An honest & self-critical review of their achievement and non-fulfilment on these OKRs by the founders, leaders and project owners has inspired us to be objective in our measurement of our success & the real impact that we create for our business.

Over a period, we’ve also defined a quantitative method to rate the KRs performance. This one definition helps keep us consistent & connected to the end outcomes directly.

Pic 3: KR progress status measured against standard definition:


The OKR platform has helped everyone in the org to understand where we are heading as an org. Providing complete visibility across the board helps everyone to build trust in the OKR process and also be objective in tracking progress.


Morpheus and OKRs are a very critical part of our performance management at cure.fit now and have made our appraisal process objective & decentralized. They have helped us remove many fundamental challenges of typical performance management system today:

  1. OKRs by nature of being objective & measurable help assess performance & impact of a person’s contribution
  2. Each individual can highlight the areas that he/she owns and thus has clear accountability for the outcomes as measured in the OKRs.
  3. No individual (peer, subordinate or project manager) can undue impact on the assessment as their key contribution in the performance management process focuses only on development feedback
  4. All records & peer feedback are well organized and can be traced over the employee journey for improvements & progression

In 2020, even while the world around us changed, we were able to seamlessly ensure every employee can work on the right priorities that have a direct impact on org level Objectives via our OKR platform.

However, all of us need to know what OKRs are and what they are not alongside the prerequisites that are imperative to make this process work for your organization. We have captured this below:


Some learning that we would like to share basis our experiments of using this tool over the period:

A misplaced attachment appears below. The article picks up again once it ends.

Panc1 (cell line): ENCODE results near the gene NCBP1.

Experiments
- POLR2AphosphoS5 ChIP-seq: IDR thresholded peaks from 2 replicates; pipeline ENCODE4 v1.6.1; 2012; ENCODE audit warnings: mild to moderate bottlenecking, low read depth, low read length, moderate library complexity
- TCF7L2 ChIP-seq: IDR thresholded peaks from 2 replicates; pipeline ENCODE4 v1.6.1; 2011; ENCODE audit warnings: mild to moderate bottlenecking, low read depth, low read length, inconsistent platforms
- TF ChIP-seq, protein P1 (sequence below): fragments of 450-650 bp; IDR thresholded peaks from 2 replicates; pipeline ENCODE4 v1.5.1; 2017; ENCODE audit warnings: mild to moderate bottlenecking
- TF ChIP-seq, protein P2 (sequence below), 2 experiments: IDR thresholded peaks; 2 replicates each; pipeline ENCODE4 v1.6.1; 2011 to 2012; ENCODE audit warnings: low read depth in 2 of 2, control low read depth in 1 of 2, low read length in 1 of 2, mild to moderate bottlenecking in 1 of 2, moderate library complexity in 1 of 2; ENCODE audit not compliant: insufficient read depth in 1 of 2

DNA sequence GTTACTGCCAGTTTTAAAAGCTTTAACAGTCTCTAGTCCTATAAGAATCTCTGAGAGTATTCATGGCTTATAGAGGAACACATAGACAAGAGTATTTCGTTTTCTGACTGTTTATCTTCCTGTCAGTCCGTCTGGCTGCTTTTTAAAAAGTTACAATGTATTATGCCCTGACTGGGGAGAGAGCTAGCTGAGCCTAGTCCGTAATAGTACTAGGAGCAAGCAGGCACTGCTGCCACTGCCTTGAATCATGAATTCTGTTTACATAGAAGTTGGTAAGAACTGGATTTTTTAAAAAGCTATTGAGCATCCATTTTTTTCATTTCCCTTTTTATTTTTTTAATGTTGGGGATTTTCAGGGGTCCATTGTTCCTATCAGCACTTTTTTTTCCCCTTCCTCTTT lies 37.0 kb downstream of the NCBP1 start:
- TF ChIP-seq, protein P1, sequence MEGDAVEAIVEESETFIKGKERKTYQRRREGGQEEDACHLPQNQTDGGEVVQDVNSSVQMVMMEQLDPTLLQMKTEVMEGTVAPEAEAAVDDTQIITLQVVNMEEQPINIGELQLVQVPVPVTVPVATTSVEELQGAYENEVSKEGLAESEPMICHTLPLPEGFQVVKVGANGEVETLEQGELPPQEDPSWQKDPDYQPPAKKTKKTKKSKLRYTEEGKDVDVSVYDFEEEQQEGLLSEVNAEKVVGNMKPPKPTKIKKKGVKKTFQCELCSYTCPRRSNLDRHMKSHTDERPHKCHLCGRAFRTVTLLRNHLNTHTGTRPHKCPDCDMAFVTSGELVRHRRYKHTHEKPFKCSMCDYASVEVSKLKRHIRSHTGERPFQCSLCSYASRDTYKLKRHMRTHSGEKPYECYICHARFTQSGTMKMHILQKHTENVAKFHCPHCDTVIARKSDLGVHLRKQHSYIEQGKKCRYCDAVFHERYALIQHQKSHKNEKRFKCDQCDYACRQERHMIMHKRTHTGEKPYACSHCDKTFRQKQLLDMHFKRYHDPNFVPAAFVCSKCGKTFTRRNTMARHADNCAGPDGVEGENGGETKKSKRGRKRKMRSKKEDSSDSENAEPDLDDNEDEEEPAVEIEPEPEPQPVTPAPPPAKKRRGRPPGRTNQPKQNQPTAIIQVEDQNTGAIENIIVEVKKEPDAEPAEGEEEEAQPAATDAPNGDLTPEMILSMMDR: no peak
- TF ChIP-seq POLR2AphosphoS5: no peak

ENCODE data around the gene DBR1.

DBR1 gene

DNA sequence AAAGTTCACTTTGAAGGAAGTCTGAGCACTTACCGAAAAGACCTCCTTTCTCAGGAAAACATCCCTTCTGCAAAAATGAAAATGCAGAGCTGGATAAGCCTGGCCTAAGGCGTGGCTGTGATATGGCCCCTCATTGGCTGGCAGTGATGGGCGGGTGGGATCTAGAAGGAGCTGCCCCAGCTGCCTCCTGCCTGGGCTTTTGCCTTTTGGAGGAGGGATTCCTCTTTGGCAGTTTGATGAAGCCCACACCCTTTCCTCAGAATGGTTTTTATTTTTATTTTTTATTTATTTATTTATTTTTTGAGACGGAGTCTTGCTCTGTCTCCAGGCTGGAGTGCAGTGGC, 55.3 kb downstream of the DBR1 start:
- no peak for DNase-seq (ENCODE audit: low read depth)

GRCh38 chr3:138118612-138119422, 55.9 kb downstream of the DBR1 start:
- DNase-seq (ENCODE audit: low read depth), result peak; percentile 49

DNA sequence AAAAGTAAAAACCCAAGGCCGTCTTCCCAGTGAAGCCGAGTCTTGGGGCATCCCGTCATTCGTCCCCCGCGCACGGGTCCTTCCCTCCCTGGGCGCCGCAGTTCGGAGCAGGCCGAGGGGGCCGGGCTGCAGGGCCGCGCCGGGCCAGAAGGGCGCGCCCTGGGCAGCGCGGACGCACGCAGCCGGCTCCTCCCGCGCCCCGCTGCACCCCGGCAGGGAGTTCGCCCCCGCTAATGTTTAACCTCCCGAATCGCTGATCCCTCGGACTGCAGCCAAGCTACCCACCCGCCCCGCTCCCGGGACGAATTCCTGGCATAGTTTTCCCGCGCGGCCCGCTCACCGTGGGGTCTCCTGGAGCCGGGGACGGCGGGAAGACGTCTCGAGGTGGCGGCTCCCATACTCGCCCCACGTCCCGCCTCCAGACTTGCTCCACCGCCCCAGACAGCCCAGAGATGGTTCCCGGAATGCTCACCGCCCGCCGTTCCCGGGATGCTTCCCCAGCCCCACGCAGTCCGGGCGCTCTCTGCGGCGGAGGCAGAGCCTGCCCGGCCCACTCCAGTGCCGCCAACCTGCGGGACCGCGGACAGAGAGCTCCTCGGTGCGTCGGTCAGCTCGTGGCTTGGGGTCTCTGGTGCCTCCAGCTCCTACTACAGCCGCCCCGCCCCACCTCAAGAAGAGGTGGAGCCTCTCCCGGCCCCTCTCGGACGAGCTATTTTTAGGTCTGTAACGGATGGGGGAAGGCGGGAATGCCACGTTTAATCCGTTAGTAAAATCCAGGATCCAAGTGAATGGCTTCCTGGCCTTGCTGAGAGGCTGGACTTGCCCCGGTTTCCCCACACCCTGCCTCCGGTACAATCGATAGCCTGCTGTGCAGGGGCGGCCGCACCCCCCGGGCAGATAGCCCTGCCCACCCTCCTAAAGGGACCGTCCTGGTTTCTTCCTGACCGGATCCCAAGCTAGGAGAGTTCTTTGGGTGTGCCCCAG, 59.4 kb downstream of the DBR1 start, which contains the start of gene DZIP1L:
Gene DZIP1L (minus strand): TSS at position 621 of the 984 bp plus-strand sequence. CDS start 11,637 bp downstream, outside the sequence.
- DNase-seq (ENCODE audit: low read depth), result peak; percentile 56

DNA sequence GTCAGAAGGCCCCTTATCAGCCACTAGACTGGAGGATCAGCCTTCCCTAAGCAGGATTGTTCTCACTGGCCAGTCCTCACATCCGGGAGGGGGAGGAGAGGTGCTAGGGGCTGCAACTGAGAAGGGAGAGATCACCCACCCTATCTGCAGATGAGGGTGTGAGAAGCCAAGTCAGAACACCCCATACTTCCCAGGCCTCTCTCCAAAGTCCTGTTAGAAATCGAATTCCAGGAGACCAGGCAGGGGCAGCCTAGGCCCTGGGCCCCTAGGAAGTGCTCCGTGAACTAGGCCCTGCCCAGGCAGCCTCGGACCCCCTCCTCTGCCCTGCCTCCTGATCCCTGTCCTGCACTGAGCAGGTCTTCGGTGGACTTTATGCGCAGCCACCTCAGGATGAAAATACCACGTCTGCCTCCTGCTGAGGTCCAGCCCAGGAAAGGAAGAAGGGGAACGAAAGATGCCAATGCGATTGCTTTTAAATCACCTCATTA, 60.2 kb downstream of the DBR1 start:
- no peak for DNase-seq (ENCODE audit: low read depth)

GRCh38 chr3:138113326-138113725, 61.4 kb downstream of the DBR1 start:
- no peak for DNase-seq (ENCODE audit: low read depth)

• OKRs are not a task tracking mechanism. These are a means to prioritize activities toward a specific goal and measure the real impact of those
  • KRs are not all the KPIs you track, they are just the ones that ensure the desired outcome in a significant manner. KR is a list of KPIs applicable to that function/process
  • They are not mission/vision statements for the team/company. They are the real, actionable manifestation of how to achieve those mission goals
  • They are not targets. Writing good measurable OKRs is not sufficient. They require a disciplined approach in terms of execution, governance and problem-solving
  • OKRs are not exclusive- OKRs are meant for every individual who is part of the organization — no matter what role you are in. At the execution level, many individuals will have similar OKRs, but they can be easily made accountable for specific area/product and thus ensuring end-to-end trackability of success of a project


  • A highly visible commitment of the leaders in the org. As Doerr says ‘“An effective goal-setting system starts with disciplined thinking at the top, with leaders who invest the time and energy to choose what counts”. There are just no two ways about it
  • A tool can enable the process of creating, capturing and monitoring the progress. But the quality of OKR & their real impact is defined by the time & effort invested in their design
  • Measurability & connect to improve — requires a high sense of intellectual honesty and accountability. There are many ways to make a metric green — OKRs should just care about those which create the real impact

In conclusion, we believe that OKR is beyond a process or a platform, it is a part of the organization’s culture. It is therefore important to not treat it as a simple “to-do” list and embrace the philosophy that promotes openness, transparency, structure, focus and even-handedness

-Written by Pritesh Jain, Ankit Gupta & Kannan S

Jul 27, 2020